Seven-time NASCAR Winston Cup champion Dale Earnhardt was laid to rest in a private ceremony north of Charlotte, NC, earlier today. Only immediate family, including his son, NASCAR driver Dale Earnhardt, Jr., attended the ceremony. A public ...
Seven-time NASCAR Winston Cup champion Dale Earnhardt was laid to rest in a private ceremony north of Charlotte, NC, earlier today. Only immediate family, including his son, NASCAR driver Dale Earnhardt, Jr., attended the ceremony.
A public memorial ceremony is planned on Thursday for Earnhardt, who was killed at the final turn of Sunday's Daytona 500. The ceremony will be broadcast live on Fox SportsNet.
Earnhardt, 49, finished just 65 points shy of an unprecendented eighth championship in 2000, and was in third place on the final lap of this year's opening race, when his fate took a fatal turn. His Chevrolet hit the wall heavily head-on, and the champion succumbed to a basal skull fracture.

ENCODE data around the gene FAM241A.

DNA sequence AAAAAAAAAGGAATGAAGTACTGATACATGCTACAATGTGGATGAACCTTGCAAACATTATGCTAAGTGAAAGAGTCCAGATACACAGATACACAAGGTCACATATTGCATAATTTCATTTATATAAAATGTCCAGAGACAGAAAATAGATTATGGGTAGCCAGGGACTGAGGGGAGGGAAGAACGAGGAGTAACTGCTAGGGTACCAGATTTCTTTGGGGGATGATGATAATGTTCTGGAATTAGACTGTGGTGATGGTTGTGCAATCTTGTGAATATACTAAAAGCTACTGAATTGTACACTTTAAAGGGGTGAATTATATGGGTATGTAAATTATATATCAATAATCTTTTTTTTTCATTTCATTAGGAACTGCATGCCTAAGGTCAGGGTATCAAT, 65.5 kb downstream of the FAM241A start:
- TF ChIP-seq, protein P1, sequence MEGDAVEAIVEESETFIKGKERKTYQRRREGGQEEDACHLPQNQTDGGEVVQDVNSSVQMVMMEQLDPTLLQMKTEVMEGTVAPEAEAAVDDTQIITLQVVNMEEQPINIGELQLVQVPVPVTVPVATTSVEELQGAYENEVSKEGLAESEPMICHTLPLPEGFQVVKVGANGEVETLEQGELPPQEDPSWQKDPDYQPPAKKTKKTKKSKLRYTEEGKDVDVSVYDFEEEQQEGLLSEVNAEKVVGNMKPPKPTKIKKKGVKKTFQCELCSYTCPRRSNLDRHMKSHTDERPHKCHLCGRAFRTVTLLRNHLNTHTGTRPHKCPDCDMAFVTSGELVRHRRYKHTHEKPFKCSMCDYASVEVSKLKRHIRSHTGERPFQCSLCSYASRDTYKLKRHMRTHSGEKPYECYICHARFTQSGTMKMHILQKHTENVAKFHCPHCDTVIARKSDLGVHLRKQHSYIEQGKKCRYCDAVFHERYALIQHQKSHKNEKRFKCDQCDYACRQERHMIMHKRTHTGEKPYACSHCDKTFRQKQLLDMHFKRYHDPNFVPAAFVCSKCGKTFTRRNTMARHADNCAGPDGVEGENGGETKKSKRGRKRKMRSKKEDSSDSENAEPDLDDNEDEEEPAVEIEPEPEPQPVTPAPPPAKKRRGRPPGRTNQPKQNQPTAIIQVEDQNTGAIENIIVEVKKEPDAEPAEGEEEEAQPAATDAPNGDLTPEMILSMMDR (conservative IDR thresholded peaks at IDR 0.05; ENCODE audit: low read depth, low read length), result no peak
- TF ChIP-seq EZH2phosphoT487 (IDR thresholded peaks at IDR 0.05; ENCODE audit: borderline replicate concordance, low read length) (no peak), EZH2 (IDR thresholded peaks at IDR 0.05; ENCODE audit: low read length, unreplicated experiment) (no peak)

Earnhardt's car, run by Richard Childress Racing (RCR), will be taken over by Kevin Harvick, who finished in third place last year in NASCAR's second-tier Busch Grand National series. Harvick's car will carry Earnhardt's traditional number 3, but will not be painted in the traditional Earnhardt black.
His own team, which includes drivers Dale Jr., Steve Park and Daytona winner Michael Waltrip, will be wearing an additional decal in memory of the NASCAR legend, created with the approval of RCR and Earnhardt's widow, Teresa. The cars will not, however, contrary to rumors, be painted black for the race.
However, there is support amongst the NASCAR community to retire Earnhardt's number permanently from the series, something that NASCAR has never yet done for any past champion. "I know it is not something that NASCAR typically does, but nobody will ever be able to fill the shoes that drove that car," said Tommy Baldwin, Earnhardt's crew chief.